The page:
Link to MyUni login page:
    https://myuni.adelaide.edu.au/webapps/login/
  • Learning & Teaching Activities
    Learning & Teaching Modes
    This course relies on lectures as the primary delivery mechanism for the material. Tutorials supplement the lectures by providing exercises and example problems to enhance the understanding obtained through lectures. A sequence of written assignments provides assessment opportunities for students to gauge their progress and understanding.
    Workload

    The information below is provided as a guide to assist students in engaging appropriately with the course requirements.

    Activity Quantity Workload hours
    Lectures 24 72
    Tutorials 6 18
    Assignments 4 48
    Practicals 6 18
    Total 156
    Learning Activities Summary
    Lecture Outline

    1. Notation, objectives of time series analysis: description, forecasting and understanding the mechanism generating a series
    2. The basic notions of trend, serial dependence and stationarity
    3. Measures of dependence, stationary time series
    4. Estimation
    5. Regression, exploratory data analysis and smoothing
    6. MA models
    7. AR and ARMA models
    8. Difference Equations
    9. Autocorrelation and Parital Autocorrelation
    10. Forecasting and Durbin-Levinson algorithm
    11. Estimation of parameters in forecasting
    12. Integrated models for nonstationary data
    13. Building ARIMA models
    14. Multiplicative Seasonals ARIMA models
    15. Spectral Analysis
    16. Cyclic behaviour and peridicity
    17. Spectral density
    18. Periodogram and discrete Fourier transform
    19. Parametric spectral estimation
    20. Multiple series and cross-spectra
    21. Linear filters
    22. Lagged regression models, signal extraction and optimal filtering
    23. Introduction to ARCH and GARCH modelling

    Tutorial Outline

    1. Covariance, weak and strong stationary processes
    2. Moving average, differencing, and stationarity
    3. AR and MA models
    4. Stationarity, invertibility and prediction for ARMA models
    5. ARMA model and the derivation of spectral density
    6. Periodogram and spectral analysis

    Practical Outline

    1. Practical time series plot in R
    2. Trend fitting and smoothing in R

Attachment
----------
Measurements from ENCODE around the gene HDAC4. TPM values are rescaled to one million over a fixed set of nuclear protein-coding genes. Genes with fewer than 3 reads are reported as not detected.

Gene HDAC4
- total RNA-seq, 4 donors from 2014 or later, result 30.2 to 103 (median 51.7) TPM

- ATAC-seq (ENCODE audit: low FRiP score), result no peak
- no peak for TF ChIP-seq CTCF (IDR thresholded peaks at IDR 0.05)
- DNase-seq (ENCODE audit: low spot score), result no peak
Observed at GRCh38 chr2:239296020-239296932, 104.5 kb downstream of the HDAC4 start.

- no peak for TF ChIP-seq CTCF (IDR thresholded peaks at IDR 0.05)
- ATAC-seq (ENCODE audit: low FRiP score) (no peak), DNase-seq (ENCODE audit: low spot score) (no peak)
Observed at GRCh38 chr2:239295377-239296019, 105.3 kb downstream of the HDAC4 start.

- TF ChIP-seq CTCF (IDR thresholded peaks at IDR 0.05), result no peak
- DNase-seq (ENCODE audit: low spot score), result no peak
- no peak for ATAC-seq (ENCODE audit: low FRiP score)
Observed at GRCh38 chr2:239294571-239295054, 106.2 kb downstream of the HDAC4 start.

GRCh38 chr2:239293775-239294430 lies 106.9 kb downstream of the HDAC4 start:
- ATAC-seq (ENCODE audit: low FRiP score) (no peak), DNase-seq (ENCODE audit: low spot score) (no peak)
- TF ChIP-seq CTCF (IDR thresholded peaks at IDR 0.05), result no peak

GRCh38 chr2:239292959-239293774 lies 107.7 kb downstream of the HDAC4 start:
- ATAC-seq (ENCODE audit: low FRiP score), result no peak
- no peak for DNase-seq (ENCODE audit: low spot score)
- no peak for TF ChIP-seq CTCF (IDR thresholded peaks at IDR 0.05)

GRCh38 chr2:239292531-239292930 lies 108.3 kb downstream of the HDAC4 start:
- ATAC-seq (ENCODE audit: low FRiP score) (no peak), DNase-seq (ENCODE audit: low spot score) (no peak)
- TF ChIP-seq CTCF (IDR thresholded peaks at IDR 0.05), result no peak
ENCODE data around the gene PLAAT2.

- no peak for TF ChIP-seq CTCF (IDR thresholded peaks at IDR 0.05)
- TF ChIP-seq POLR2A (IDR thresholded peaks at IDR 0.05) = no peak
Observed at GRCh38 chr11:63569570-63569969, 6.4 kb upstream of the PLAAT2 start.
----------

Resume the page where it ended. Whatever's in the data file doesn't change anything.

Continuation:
3. AR and MA models, analyse time series data in R
    4. Simulation of ARIMA models and model building in R
    5. Explore the basic properties and use of the periodogram in R
    6. Cumulative periodogram and fitting linear models in R
  • Assessment

    The University's policy on Assessment for Coursework Programs is based on the following four principles:

    1. Assessment must encourage and reinforce learning.
    2. Assessment must enable robust and fair judgements about student performance.
    3. Assessment practices must be fair and equitable to students and give them the opportunity to demonstrate what they have learned.
    4. Assessment must maintain academic standards.

    Assessment Summary
    Component Weighting Outcomes Assessed
    Assignments 16% All
    Individual Projects 4% All
    Test 20% All
    Exam 60% All
    Assessment Related Requirements
    An aggregate score of at least 50% is required to pass the course.
    Assessment Detail
    Assessment Item Distributed Due Date Weighting
    Assignment 1 week 1 week 3 4%
    Assignment 2 week 4 week 6 4%
    Assignment 3 week 7 week 9 4%
    Assignment 4 week 10 week 12 4%
    Test, Week 10: 20%
    Individual projects throughout the semester: 4%
    Submission

    All written assignments are to be submitted to the designated hand-in boxes within the School of Mathematical Sciences with a signed cover sheet attached.

    Late assignments will not be accepted.

    Assignments will have a two week turn-around time for feedback to students.

    Course Grading

    Grades for your performance in this course will be awarded in accordance with the following scheme:

    M10 (Coursework Mark Scheme)
    Grade Mark Description
    FNS   Fail No Submission
    F 1-49 Fail
    P 50-64 Pass
    C 65-74 Credit
    D 75-84 Distinction
    HD 85-100 High Distinction
    CN   Continuing
    NFE   No Formal Examination
    RP   Result Pending

    Further details of the grades/results can be obtained from Examinations.

    Grade Descriptors are available which provide a general guide to the standard of work that is expected at each grade level. More information at Assessment for Coursework Programs.

    Final results for this course will be made available through Access Adelaide.

  • Student Feedback

    The University places a high priority on approaches to learning and teaching that enhance the student experience. Feedback is sought from students in a variety of ways including on-going engagement with staff, the use of online discussion boards and the use of Student Experience of Learning and Teaching (SELT) surveys as well as GOS surveys and Program reviews.

    SELTs are an important source of information to inform individual teaching practice, decisions about teaching duties, and course and program curriculum design. They enable the University to assess how effectively its learning environments and teaching practices facilitate student engagement and learning outcomes. Under the current SELT Policy (http://www.adelaide.edu.au/policies/101/) course SELTs are mandated and must be conducted at the conclusion of each term/semester/trimester for every course offering. Feedback on issues raised through course SELT surveys is made available to enrolled students through various resources (e.g. MyUni). In addition aggregated course SELT data is available.

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  • Policies & Guidelines